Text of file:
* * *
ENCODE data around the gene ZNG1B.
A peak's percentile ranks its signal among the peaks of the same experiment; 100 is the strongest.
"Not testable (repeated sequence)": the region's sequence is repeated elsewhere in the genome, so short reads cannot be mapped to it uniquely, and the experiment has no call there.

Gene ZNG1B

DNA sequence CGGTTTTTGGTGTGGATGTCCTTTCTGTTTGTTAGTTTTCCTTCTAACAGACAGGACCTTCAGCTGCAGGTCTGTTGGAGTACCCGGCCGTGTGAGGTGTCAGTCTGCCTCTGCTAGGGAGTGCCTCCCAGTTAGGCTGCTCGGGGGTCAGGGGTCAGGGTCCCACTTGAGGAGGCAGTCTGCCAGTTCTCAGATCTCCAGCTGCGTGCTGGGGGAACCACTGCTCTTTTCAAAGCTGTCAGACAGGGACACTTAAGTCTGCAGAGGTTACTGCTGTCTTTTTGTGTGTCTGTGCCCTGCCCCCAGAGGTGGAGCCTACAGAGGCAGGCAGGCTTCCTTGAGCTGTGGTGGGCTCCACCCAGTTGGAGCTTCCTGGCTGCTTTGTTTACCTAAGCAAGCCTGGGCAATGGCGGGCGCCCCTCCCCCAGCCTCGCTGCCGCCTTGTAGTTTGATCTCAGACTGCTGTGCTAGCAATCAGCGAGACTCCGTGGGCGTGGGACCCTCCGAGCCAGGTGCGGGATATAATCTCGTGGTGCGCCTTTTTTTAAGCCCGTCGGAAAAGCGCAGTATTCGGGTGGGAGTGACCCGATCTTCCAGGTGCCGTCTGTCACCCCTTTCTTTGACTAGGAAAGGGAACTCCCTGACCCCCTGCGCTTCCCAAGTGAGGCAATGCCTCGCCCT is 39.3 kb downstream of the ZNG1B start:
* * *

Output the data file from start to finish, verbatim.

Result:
ENCODE data around the gene ZNG1B.
A peak's percentile ranks its signal among the peaks of the same experiment; 100 is the strongest.
"Not testable (repeated sequence)": the region's sequence is repeated elsewhere in the genome, so short reads cannot be mapped to it uniquely, and the experiment has no call there.

Gene ZNG1B

DNA sequence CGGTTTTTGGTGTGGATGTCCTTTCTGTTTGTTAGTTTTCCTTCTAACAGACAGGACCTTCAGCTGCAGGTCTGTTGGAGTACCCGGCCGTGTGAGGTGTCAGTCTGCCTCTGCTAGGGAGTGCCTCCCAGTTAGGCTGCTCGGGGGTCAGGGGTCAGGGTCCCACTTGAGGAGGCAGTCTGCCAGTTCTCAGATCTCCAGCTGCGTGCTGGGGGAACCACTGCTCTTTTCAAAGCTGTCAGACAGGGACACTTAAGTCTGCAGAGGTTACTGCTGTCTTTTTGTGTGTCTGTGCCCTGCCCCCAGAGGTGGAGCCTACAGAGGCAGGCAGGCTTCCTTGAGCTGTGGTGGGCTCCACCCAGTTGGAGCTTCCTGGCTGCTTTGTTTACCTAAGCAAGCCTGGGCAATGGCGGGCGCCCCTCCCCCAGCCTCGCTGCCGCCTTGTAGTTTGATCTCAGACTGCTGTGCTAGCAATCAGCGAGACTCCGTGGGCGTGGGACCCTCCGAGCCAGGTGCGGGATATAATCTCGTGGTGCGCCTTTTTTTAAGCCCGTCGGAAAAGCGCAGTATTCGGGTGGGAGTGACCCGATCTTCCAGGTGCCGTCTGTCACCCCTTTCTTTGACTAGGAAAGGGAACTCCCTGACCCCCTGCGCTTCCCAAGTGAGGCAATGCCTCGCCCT is 39.3 kb downstream of the ZNG1B start: